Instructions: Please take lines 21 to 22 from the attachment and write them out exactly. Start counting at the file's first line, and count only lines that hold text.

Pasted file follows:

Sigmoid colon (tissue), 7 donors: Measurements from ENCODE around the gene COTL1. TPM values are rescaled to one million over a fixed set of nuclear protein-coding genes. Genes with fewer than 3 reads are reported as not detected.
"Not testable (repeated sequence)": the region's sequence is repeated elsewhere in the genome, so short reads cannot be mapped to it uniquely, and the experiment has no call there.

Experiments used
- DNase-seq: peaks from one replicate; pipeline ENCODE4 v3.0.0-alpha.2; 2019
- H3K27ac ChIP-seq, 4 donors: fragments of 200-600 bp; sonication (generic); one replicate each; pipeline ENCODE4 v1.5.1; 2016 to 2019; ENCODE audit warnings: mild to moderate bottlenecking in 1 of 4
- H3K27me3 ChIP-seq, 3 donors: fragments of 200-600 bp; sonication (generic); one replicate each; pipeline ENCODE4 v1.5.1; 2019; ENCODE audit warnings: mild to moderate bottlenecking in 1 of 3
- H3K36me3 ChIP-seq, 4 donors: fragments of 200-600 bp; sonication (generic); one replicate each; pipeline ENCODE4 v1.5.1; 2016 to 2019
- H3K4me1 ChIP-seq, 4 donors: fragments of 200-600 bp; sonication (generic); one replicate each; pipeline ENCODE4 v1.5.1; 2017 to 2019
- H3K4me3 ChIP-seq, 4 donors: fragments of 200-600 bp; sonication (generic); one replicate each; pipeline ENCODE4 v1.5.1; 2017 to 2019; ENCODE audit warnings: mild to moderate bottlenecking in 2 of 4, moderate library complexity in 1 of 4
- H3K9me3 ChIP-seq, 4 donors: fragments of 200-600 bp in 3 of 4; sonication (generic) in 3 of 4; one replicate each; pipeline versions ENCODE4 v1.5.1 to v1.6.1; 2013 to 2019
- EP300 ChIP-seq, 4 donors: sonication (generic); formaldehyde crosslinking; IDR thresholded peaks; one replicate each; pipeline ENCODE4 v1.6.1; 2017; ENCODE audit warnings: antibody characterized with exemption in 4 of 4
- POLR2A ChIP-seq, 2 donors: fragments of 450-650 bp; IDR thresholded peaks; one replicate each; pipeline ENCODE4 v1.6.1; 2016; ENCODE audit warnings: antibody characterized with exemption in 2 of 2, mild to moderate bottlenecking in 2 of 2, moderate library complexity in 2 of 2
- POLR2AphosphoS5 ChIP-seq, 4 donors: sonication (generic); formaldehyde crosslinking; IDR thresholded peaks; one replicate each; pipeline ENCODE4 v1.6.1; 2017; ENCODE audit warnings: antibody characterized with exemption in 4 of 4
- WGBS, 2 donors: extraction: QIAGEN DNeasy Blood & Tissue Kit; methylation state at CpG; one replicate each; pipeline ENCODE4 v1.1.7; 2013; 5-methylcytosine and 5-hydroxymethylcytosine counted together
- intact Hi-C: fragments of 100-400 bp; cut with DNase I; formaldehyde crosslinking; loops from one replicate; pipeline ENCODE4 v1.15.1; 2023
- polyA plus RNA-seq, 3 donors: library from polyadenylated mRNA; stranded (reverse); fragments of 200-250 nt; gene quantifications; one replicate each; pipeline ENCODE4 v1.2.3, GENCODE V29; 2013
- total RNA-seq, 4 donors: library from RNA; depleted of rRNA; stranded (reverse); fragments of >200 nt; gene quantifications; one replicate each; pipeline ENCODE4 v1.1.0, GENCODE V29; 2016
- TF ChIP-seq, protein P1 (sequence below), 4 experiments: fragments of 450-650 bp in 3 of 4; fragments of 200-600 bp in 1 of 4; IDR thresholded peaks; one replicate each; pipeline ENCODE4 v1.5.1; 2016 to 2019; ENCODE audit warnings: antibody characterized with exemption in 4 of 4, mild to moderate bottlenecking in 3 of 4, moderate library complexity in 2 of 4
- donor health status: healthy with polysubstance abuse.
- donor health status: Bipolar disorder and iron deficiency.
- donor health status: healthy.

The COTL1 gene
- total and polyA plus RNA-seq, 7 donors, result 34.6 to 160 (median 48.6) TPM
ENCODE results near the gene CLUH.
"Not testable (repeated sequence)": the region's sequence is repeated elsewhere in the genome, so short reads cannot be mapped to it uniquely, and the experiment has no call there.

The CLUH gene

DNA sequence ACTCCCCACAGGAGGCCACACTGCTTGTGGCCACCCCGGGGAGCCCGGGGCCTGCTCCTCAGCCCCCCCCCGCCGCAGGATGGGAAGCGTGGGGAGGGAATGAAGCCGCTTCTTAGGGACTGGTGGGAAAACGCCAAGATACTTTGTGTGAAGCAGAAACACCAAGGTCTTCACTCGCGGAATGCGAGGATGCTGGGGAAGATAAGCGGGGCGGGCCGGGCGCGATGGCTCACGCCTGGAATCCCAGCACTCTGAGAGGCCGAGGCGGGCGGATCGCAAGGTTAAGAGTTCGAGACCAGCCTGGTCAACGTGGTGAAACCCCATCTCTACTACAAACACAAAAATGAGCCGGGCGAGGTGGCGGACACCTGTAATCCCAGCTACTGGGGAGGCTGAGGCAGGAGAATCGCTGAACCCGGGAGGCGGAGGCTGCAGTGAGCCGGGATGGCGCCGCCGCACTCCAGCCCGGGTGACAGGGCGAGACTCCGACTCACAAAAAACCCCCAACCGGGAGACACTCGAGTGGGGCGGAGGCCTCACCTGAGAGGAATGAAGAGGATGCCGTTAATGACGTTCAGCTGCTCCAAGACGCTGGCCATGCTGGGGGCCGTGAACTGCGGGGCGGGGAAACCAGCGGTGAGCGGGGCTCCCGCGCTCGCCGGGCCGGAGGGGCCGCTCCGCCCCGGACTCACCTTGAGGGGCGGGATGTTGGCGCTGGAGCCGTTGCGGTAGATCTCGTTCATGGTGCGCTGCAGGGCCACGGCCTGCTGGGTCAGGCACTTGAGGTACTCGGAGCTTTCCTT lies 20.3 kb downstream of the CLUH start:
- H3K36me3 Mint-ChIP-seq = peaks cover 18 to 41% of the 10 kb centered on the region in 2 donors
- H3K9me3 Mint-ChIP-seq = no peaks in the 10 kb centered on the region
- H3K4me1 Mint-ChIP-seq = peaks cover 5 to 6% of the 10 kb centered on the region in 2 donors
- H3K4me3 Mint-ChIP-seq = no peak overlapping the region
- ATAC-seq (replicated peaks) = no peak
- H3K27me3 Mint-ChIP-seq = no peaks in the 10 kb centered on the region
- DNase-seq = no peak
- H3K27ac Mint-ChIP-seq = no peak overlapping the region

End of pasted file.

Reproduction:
- donor health status: healthy.

The COTL1 gene